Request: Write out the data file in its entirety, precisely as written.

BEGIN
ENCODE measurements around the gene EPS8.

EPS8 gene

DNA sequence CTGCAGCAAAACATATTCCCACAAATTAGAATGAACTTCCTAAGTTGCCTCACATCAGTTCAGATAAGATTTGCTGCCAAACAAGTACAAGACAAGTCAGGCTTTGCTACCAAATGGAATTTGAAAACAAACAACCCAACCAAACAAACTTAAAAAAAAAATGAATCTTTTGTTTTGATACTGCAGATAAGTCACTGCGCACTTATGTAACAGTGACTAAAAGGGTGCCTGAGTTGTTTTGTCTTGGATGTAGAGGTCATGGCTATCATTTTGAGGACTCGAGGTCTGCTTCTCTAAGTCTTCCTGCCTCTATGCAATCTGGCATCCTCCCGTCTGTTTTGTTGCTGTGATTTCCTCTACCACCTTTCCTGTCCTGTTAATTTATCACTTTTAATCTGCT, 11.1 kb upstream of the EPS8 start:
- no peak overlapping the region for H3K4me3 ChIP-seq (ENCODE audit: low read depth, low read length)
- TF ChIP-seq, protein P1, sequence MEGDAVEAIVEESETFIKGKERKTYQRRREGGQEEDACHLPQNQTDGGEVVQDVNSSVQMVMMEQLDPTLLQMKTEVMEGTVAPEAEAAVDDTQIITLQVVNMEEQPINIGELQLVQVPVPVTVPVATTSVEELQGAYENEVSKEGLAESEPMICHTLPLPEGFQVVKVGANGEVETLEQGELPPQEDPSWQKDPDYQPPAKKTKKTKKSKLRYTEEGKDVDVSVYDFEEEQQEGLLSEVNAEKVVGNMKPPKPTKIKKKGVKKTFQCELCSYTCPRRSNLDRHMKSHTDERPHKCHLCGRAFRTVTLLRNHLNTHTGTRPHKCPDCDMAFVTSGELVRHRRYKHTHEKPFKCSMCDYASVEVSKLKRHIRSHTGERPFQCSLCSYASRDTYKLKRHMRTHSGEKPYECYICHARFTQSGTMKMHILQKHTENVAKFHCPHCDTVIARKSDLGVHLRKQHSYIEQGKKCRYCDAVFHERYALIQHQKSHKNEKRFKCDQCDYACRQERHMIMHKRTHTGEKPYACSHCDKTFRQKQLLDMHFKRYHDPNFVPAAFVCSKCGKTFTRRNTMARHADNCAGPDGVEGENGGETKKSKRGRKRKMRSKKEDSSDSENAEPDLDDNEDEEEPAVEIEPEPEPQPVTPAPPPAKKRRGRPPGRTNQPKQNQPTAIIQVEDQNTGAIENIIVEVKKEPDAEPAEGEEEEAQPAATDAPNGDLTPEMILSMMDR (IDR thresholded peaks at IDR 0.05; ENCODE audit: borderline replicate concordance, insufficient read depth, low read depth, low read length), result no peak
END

ENCODE measurements around the gene EPS8.

EPS8 gene

DNA sequence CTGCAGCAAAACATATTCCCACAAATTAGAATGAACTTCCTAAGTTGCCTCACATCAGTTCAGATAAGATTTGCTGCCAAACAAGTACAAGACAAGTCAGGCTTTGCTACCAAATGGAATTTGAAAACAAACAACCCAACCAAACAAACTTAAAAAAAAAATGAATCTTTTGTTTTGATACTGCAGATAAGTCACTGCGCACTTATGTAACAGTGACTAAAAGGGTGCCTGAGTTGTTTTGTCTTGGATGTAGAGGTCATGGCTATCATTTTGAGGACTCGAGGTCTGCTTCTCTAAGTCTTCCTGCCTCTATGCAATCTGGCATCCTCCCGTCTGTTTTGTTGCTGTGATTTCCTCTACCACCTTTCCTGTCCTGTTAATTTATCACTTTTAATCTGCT, 11.1 kb upstream of the EPS8 start:
- no peak overlapping the region for H3K4me3 ChIP-seq (ENCODE audit: low read depth, low read length)
- TF ChIP-seq, protein P1, sequence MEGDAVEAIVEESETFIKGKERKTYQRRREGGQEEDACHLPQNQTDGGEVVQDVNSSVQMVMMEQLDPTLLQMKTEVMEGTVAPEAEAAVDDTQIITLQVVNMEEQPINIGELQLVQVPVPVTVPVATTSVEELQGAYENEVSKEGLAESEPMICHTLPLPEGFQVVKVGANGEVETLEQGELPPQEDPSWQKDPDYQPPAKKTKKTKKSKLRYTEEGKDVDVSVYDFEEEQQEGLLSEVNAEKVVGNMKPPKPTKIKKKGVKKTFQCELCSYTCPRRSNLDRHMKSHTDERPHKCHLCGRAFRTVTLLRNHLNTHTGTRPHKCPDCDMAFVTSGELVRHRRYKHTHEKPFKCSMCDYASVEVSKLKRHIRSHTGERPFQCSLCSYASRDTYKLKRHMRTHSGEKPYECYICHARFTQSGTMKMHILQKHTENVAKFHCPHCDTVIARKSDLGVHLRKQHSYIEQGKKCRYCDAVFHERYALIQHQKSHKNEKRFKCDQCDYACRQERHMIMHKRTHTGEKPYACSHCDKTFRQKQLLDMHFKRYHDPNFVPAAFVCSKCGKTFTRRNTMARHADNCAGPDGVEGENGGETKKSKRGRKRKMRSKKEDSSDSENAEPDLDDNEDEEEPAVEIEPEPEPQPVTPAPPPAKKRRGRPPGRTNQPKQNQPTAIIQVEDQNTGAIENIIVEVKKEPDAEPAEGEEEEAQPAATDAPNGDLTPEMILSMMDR (IDR thresholded peaks at IDR 0.05; ENCODE audit: borderline replicate concordance, insufficient read depth, low read depth, low read length), result no peak